An increasing number of cyber-attacks are not being launched by governments - or their intelligence services - but rather by opportunistic mercenaries offering "espionage-as-a-service," according to a new report.
The U.S. and U.K. plan to hold "cyber war games" to help them prepare for defending against online attacks. Meanwhile, hackers have targeted 19,000 French websites with DDoS attacks and defacements since the Paris massacre.
British Prime Minister David Cameron reportedly plans to lobby U.S. President Barack Obama to criticize technology companies that offer encrypted communications that cannot be cracked by law enforcement or intelligence agencies.
India currently has 22,000 information security professionals, but needs 800,000 by 2020. Can the government's scheme bring in the necessary skills? What is the risk to business if these roles aren't filled?
Following the Paris terror attacks, the French government plans to strengthen its surveillance laws, while the British prime minister has promised to allow intelligence agencies to penetrate any encrypted communications.
North Korean leader Kim Jong-un was set to star in a satirical video game, in which he battled the forces of imperialist oppression with the help of unicorns and narwals - until hackers apparently disrupted game development.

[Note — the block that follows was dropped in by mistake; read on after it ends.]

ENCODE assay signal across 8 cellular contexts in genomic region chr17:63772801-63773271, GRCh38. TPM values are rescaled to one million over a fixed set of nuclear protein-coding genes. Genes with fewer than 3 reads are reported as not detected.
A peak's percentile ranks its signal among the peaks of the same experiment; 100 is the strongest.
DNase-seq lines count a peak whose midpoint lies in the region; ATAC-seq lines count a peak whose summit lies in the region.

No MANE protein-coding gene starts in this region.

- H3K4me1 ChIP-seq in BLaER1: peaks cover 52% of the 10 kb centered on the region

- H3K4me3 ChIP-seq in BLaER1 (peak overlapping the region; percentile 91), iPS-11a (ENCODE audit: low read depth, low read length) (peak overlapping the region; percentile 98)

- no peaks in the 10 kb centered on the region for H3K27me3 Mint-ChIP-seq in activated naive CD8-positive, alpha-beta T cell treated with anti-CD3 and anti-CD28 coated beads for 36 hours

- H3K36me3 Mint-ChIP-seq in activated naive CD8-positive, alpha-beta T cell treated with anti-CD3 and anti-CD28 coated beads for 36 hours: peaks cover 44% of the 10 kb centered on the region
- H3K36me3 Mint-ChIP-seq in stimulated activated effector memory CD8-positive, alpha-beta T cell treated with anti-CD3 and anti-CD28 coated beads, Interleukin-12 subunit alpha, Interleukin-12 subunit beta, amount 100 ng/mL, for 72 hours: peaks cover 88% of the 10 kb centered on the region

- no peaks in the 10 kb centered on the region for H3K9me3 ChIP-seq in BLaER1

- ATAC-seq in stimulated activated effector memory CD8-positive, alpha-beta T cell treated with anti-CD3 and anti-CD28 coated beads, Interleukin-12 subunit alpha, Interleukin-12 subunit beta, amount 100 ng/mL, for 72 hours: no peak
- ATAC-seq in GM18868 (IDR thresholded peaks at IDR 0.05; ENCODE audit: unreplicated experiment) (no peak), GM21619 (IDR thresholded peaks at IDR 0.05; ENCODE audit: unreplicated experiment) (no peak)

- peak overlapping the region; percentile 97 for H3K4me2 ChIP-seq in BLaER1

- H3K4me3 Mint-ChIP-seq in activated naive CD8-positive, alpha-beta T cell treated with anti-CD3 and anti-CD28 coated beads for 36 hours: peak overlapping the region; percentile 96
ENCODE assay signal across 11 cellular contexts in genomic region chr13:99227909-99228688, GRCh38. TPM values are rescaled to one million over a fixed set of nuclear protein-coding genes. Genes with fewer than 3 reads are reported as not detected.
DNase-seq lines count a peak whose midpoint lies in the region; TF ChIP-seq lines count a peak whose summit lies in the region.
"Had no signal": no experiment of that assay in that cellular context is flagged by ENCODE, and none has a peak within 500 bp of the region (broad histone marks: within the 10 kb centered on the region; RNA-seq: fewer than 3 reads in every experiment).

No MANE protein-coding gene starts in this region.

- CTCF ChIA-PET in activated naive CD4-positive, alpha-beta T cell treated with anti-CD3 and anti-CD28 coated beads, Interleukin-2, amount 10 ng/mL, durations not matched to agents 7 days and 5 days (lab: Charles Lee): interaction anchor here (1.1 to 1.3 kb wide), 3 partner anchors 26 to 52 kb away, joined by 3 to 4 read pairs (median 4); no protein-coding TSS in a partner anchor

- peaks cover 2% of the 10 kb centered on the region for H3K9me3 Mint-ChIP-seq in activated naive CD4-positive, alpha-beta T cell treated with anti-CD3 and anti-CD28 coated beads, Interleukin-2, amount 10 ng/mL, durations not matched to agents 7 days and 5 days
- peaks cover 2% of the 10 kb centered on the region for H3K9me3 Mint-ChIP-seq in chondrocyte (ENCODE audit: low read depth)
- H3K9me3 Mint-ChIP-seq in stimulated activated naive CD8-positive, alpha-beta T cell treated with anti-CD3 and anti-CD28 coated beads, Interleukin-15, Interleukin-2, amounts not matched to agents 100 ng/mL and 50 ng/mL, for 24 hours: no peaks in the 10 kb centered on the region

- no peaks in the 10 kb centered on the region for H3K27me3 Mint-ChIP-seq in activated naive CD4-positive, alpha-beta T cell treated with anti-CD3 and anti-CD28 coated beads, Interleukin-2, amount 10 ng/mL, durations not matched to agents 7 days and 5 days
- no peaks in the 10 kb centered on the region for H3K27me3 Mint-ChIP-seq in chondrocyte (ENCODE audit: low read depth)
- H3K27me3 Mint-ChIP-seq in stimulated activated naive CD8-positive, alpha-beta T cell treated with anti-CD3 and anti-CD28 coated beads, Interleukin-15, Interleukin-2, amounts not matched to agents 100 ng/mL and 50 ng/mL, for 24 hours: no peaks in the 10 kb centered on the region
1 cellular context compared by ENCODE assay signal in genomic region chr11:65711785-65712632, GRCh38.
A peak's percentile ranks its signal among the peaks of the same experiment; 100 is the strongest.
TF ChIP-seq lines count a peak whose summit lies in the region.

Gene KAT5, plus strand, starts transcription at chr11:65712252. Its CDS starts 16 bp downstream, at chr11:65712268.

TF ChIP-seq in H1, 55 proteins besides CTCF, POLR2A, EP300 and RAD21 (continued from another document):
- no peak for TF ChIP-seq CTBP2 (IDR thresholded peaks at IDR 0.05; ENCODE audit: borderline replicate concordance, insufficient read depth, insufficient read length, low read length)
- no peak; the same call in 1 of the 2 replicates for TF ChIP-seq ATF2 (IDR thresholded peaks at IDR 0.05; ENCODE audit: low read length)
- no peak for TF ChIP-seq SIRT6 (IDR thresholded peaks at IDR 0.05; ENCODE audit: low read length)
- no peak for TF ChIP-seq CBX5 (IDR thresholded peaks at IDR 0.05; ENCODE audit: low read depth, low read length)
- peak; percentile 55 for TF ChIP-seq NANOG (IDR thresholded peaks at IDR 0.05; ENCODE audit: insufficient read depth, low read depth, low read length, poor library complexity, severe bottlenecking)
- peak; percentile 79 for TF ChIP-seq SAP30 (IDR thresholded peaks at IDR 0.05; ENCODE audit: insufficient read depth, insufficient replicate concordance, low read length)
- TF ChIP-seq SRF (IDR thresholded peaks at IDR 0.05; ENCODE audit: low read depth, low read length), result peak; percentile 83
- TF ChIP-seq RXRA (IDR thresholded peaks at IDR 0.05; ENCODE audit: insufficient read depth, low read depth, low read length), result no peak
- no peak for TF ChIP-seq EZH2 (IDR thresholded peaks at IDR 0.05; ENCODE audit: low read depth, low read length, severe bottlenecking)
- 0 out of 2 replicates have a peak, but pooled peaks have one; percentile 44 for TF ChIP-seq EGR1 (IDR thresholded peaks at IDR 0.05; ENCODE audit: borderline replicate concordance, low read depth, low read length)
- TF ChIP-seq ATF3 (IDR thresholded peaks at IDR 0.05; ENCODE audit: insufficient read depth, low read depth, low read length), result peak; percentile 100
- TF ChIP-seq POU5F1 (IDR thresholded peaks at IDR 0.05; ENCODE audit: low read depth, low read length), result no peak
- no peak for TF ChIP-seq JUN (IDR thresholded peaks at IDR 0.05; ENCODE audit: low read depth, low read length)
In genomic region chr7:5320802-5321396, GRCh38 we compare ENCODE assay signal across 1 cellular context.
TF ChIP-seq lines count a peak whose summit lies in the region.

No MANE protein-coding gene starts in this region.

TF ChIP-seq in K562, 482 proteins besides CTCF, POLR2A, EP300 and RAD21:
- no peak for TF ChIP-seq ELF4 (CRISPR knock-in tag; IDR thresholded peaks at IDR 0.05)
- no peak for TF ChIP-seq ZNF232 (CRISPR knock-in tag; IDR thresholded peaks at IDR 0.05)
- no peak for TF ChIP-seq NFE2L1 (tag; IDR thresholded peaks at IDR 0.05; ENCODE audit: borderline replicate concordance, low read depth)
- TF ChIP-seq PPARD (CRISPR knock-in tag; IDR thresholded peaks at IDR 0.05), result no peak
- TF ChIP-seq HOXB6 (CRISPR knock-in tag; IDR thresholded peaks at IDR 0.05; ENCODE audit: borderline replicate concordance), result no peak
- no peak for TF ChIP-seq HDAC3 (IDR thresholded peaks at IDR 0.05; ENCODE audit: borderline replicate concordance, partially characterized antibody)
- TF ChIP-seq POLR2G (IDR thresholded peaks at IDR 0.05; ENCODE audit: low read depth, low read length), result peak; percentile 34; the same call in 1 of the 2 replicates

Information security experts are calling on Google to rethink its patch priorities after it declines to fix a critical component that runs on Android 4.3 "Jelly Bean" and older devices, leaving an estimated 930 million mobile devices at risk.
U.S. Central Command's Twitter and YouTube accounts were hacked Jan. 12, reportedly by ISIS sympathizers. The account compromises came the same day President Obama proposed new cybersecurity measures, including a national breach notification law.
Following the Paris attacks, Britain's prime minister hopes to reintroduce a controversial surveillance bill known as the "Snooper's Charter." Meanwhile, many European countries - and the U.S. - plan to increase anti-terrorism collaboration.
The FBI has attributed the Sony hack to North Korea, in part by analyzing the messages left by the "G.O.P." attackers. But linguistics expert Shlomo Engelson Argamon says the messages appear to have been written by native Russian speakers.
In the wake of the Paris massacre, the head of Britain's MI5 domestic intelligence agency has called for new powers to fight extremism, warning that as terror plots increase, communications-interception capabilities are decreasing.
FBI Director James Comey's Jan. 7 defense of the bureau's attribution of the Sony Pictures hack to North Korea hasn't silenced many information security experts, who argue that the scant evidence divulged to date proves nothing.
French authorities continue to investigate the Jan. 7 attack in Paris that claimed the lives of a dozen, including journalists and police officers. Information security experts say that cyber-forensic skills are crucial for finding the perpetrators.
Ninety percent of even the largest global firms are susceptible to targeted attacks. And if adversaries want to get in, they can, says Peter George, CEO of Fidelis Security Systems, who discusses new security strategies.